Grewia occidentalis is often a shrub, but in forests it tends to scramble or becomes a small tree, occasionally up to 6 m in height. The leaves are lanceolate or ovate, three-veined from the base and close to symmetric in shape. The leaves may be hairy and its shape varies: the tip tapers or is rounded, the base is lobed, tapering or rounded. The margins may be scalloped or finely toothed.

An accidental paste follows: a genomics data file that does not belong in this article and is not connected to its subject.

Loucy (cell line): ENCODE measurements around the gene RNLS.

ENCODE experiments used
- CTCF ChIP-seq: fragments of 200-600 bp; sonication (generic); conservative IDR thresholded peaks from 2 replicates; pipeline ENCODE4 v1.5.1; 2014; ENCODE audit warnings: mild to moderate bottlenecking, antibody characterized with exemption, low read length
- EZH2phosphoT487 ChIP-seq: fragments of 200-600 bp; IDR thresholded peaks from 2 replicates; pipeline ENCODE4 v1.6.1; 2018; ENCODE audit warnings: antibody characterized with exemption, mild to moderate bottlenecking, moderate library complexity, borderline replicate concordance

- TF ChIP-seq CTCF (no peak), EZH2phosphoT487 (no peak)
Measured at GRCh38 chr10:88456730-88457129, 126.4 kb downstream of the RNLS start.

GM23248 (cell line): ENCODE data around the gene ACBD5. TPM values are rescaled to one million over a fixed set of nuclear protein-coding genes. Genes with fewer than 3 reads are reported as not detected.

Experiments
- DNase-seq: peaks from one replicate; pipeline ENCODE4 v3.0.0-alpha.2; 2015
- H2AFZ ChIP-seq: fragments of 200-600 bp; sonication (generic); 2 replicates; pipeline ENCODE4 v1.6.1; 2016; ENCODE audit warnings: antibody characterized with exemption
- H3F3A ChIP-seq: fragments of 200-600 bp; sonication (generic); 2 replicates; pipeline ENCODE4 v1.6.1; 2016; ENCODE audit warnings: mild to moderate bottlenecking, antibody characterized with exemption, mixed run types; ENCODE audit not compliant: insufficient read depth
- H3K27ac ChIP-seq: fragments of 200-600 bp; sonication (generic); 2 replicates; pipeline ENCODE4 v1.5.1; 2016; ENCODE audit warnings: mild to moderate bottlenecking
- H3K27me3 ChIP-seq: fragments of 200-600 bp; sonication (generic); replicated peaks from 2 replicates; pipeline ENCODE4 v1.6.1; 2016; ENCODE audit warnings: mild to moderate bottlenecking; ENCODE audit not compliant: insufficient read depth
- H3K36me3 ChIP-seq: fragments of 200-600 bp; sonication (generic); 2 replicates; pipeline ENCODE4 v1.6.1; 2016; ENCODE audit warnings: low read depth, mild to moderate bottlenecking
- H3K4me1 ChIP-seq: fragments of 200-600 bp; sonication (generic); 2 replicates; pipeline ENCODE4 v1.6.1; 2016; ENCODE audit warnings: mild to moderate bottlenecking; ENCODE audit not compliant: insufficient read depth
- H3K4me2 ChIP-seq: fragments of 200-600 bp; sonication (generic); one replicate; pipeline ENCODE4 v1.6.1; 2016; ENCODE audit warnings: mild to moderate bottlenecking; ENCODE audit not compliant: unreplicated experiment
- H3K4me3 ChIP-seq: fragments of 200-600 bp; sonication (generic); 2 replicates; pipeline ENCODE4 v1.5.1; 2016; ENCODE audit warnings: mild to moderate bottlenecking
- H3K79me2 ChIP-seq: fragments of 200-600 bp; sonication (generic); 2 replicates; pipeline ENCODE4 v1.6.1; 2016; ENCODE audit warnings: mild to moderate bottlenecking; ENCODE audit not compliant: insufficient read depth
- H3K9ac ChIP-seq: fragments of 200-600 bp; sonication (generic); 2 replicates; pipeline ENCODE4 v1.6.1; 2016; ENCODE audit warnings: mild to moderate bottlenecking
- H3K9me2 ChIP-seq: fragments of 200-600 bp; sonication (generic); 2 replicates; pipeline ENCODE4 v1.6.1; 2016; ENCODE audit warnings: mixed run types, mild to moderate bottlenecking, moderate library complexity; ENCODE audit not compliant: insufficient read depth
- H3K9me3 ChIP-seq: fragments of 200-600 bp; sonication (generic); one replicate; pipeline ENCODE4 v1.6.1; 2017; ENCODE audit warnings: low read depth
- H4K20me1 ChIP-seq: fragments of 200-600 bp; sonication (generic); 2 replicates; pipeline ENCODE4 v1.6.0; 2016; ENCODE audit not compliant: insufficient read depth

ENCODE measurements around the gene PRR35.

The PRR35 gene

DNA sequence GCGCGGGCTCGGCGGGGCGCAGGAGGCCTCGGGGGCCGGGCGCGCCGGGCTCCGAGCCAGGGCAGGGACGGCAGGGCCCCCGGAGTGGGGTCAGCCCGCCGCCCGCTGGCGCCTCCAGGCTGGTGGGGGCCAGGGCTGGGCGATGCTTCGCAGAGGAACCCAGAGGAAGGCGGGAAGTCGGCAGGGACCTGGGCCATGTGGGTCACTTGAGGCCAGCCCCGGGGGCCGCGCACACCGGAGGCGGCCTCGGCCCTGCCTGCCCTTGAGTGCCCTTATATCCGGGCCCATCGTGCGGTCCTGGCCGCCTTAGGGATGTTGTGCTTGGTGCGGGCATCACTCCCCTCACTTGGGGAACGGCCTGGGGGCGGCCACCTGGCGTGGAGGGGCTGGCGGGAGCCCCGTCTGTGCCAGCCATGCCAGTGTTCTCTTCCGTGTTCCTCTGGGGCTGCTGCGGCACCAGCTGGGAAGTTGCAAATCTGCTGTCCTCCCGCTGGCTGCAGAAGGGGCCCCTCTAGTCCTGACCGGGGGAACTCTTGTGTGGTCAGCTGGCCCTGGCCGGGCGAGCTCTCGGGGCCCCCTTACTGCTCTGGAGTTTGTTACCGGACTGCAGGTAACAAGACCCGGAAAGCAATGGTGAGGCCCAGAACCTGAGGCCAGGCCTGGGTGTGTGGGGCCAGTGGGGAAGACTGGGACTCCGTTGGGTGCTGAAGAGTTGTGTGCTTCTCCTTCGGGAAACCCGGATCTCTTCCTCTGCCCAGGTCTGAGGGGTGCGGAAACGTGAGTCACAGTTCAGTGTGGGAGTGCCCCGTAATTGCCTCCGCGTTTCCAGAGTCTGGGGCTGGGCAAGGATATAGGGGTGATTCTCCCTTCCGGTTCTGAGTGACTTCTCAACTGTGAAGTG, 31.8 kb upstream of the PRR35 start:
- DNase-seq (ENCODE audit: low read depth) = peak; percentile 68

The mauve or pink flowers may appear solitary or in leaf-opposed clusters of up to three. The four-lobed fruit turns colour from green to orange-brown or purple from midsummer to autumn (Coates Palgrave, 2002).